The dominant contribution to the probability of tunneling is given by the classical path for the action $S_E=iS$ in imaginary time $\tau=it$.

Now we can proceed to the quantum field theory case. The reasoning is very similar. The lagrangian can be split in kinetic terms $\mathcal{L}_{kin}$ (quadratic in the first derivatives of the field, for bosons) and the rest $V$. When changing variables to $\tau=it\in i\mathbb{R}$, the action is \begin{equation} S(\phi)=i\int d^4 x \left(\mathcal{L}^E_{kin}(\phi)+V(x)\right) \end{equation}

where the signs in the kinetic terms $\mathcal{L}^E_{kin}$ are now those corresponding to a euclidean metric, so $S_E(\phi)=iS(\phi)$ is known as the euclidean action. Thus, as before: for transitions between field configurations $\phi_0$ and $\phi_1$ at constant time with minimal energy, the leading contribution will be given by the classical field $\phi$ for the euclidean action.

Note 1: I would say that there's no problem with the variable $\tau$ being imaginary. In QFT, for example, we can think of our "euclidean fields" as defined over the space time $(i\mathbb{R})\times\mathbb{R}^3$ which is diffeomorphic to $\mathbb{R}^4$ and on which we have defined the corresponding metric, that is just the euclidean one. So we are working on euclidean $\mathbb{R}^4$.

Note 2: This answer is specifically about the relation between tunneling in Minkowski space and classical paths in euclidean space. It doesn't address the rigorous formulation of Wick rotation, which is given by the Osterwalder-Schrader theorem, as has been stated in the comments.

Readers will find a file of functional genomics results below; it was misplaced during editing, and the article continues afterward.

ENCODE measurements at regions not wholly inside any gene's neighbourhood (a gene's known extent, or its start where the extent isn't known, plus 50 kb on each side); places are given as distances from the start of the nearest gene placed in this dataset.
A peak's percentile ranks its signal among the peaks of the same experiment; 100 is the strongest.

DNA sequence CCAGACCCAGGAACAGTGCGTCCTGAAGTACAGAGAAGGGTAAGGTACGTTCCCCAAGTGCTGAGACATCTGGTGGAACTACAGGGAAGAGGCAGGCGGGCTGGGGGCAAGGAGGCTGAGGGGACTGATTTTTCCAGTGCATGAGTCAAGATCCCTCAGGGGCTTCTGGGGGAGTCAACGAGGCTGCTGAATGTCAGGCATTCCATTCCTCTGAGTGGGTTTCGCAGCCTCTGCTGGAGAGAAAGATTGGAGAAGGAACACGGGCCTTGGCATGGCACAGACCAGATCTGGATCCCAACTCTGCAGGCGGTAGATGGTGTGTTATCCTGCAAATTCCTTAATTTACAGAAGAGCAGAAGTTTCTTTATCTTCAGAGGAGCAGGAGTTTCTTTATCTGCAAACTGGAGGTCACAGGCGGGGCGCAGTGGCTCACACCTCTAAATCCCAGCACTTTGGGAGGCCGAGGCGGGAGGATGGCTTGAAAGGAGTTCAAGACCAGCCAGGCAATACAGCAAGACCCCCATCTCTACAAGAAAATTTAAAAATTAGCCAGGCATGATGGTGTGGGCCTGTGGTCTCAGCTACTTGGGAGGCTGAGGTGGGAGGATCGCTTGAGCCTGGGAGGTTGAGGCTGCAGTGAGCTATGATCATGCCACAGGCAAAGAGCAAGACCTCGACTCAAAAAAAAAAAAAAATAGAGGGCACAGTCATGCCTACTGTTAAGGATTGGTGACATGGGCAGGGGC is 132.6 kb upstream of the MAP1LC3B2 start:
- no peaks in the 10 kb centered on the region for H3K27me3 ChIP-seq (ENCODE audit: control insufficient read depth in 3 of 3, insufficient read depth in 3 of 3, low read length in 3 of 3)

• In both Minkowski QFT and Euclidean QFT, we are working with fields on $R^4$. And in your answer, you simply gave the statement and not the (rigorous) explanation to which I am really looking forward. – Wein Eld Dec 28 '16 at 19:13
• Of course, in both cases we are working on $\mathbb{R}^4$, did I say we were not? Do you mean that my answer is not an explanation? Or is it that it doesn't have enough rigour? Maybe I can help you in any of those cases. If it is the first, what kind of explanation are you expecting? In the second, I can try to improve the part that you feel lacks rigour – coconut Dec 28 '16 at 19:32
• For instance, you said that  The minimum for $S_E$ is just the action for the classical path $x_{cl}$, so the dominant contribution to the probabilitity for the tunneling is $e^{−S_E(xcl)}$", How can we prove the latter? – Wein Eld Dec 28 '16 at 19:44
• Well, each contribution is proportional to $e^{-S_E}$, so the one that maximizes it is the dominant one. Maximizing $e^{-S_E}$ is equivalent to minimizing $S_E$, because $e^{-x}$ is a decreasing function. – coconut Dec 28 '16 at 20:45
• Yes, I know minimizing $S_E$ is equivalent to minimizing $e^{-S_E}$. What I can not accept is that $e^{-S_E}$ represents the tunneling probability which you gave as a statement. – Wein Eld Dec 28 '16 at 20:56